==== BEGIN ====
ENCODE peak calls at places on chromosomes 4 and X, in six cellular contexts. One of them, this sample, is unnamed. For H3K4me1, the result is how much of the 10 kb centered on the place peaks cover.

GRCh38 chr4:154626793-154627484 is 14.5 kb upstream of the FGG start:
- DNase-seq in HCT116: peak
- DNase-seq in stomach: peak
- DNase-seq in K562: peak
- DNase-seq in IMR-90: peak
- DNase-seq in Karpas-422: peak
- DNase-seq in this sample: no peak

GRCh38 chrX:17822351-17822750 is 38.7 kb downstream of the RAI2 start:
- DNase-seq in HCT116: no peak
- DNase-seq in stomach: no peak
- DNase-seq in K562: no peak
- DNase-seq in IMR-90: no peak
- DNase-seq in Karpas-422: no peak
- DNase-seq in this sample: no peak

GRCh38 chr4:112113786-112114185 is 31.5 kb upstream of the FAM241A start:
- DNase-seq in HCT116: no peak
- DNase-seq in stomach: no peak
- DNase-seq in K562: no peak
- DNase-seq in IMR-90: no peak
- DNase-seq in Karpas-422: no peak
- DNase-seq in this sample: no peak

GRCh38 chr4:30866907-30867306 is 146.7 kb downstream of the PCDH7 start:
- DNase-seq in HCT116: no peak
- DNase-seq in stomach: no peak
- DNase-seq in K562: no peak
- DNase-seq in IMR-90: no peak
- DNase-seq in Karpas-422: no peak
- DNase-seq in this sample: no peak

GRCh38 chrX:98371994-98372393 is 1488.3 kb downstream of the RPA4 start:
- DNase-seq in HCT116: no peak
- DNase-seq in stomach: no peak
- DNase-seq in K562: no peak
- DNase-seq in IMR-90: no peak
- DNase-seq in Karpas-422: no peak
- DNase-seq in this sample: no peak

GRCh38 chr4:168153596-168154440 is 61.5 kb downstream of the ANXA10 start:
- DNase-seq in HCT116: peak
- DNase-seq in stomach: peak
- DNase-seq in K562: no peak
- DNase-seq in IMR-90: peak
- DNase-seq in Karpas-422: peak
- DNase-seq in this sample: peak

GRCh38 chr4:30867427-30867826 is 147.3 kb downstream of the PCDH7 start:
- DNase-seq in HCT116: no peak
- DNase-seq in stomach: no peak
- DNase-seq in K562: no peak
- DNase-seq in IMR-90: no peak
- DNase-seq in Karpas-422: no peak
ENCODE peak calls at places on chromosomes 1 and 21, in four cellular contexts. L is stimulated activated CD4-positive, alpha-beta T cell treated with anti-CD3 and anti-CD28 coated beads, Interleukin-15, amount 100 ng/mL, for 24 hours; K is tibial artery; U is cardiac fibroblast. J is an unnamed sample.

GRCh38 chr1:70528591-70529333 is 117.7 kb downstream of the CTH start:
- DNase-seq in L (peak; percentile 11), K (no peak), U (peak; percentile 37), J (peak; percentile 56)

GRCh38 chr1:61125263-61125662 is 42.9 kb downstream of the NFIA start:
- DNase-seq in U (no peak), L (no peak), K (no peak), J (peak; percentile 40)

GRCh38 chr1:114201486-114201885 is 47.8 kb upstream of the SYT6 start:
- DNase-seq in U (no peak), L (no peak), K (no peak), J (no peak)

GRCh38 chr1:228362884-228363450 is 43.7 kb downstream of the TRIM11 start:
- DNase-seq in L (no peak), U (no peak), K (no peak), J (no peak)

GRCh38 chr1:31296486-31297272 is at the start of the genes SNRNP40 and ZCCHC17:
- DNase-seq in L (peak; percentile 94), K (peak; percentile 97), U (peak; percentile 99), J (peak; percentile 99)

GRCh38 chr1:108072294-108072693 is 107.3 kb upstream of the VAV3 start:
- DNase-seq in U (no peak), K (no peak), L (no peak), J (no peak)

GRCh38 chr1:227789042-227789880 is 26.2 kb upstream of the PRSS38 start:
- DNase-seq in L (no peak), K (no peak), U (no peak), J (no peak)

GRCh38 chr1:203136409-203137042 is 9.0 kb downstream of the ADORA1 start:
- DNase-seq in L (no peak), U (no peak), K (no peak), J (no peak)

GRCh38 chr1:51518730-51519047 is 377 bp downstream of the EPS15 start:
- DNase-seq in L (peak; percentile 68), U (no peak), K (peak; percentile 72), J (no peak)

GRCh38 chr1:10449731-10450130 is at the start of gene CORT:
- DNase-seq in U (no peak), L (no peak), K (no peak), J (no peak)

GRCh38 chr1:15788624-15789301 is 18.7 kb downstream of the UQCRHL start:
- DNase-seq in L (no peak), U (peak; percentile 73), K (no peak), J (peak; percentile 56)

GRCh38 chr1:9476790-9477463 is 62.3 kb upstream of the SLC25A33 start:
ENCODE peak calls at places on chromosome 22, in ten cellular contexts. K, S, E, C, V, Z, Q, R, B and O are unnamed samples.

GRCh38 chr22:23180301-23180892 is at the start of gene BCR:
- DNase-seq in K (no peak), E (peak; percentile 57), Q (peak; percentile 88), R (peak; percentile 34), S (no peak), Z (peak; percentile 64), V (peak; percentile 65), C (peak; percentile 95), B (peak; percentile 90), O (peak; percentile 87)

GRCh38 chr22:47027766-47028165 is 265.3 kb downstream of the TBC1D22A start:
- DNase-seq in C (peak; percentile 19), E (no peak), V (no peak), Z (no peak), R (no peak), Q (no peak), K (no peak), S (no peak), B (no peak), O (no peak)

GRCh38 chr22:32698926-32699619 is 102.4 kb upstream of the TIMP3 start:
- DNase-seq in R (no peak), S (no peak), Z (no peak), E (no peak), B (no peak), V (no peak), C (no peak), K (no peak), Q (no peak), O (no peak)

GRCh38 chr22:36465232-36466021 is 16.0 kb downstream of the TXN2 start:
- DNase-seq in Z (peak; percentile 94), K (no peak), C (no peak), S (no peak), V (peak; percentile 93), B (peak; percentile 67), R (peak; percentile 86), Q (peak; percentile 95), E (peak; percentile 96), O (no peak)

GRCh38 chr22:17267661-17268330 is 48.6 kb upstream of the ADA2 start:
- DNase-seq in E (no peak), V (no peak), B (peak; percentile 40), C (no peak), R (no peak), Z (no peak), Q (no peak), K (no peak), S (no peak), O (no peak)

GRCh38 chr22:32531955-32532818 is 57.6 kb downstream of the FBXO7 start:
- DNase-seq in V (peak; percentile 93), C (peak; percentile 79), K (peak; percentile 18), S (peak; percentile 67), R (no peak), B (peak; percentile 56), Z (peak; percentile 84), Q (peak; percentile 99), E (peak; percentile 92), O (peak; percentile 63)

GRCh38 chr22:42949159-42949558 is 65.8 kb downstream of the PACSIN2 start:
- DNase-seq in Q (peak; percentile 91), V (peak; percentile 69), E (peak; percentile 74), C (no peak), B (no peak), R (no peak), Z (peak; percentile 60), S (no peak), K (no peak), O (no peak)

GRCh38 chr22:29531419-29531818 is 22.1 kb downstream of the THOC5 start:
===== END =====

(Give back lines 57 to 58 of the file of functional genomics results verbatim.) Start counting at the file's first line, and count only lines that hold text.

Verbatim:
GRCh38 chr1:228362884-228363450 is 43.7 kb downstream of the TRIM11 start:
- DNase-seq in L (no peak), U (no peak), K (no peak), J (no peak)